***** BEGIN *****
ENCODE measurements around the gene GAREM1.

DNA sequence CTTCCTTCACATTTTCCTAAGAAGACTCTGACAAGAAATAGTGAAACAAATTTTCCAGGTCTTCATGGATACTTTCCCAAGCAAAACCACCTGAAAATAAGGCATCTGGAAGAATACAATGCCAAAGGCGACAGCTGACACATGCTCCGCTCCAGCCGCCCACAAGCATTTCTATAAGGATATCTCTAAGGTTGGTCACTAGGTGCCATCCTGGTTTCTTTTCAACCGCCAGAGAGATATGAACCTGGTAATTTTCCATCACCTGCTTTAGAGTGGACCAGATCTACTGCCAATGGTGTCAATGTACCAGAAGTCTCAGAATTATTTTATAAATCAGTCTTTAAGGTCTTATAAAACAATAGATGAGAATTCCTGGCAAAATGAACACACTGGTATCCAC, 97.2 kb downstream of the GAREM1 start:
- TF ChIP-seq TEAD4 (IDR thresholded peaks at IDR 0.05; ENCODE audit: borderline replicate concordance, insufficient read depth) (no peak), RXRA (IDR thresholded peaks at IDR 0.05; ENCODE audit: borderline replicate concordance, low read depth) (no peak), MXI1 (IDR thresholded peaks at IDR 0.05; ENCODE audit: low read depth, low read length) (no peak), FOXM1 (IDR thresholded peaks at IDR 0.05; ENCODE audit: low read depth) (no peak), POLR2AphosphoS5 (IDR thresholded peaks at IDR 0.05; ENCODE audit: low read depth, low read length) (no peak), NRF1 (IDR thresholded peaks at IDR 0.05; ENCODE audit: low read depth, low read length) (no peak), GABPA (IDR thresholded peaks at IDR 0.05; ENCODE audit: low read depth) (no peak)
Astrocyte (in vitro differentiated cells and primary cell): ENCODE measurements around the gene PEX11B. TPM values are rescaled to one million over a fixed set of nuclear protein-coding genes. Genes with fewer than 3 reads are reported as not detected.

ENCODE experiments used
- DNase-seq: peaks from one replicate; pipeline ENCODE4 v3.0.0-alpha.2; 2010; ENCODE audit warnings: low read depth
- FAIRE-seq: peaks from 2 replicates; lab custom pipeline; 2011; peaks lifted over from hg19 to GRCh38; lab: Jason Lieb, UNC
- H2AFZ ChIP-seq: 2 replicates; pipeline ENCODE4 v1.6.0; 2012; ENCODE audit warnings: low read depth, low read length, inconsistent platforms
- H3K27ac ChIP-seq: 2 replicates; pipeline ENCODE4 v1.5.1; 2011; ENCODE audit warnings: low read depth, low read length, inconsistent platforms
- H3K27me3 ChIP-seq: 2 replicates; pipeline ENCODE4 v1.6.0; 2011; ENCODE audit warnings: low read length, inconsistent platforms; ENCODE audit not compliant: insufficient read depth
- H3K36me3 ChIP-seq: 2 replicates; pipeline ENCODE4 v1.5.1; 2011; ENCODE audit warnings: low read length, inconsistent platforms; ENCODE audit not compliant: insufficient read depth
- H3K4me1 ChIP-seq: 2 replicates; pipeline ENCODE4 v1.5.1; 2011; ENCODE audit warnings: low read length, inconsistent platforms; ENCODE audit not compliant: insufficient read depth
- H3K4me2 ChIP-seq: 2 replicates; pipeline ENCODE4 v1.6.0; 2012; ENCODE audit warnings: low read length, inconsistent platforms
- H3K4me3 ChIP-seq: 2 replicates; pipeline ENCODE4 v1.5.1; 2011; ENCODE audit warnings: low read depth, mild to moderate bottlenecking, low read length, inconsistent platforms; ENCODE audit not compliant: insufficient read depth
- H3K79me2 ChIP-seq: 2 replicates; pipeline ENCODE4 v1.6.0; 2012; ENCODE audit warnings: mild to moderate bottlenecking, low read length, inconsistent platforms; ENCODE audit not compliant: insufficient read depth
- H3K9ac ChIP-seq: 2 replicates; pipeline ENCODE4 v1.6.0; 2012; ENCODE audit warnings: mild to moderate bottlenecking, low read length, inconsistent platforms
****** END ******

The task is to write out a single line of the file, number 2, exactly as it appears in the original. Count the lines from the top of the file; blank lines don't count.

DNA sequence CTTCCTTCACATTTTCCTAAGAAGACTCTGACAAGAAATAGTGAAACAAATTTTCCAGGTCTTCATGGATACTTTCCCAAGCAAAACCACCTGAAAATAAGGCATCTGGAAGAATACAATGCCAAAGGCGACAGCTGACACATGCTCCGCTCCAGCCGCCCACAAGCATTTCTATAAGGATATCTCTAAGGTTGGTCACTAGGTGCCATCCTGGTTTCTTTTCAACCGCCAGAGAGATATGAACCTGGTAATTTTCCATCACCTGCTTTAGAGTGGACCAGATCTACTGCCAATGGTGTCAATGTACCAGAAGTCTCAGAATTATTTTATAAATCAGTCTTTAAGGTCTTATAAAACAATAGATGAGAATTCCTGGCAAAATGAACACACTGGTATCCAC, 97.2 kb downstream of the GAREM1 start: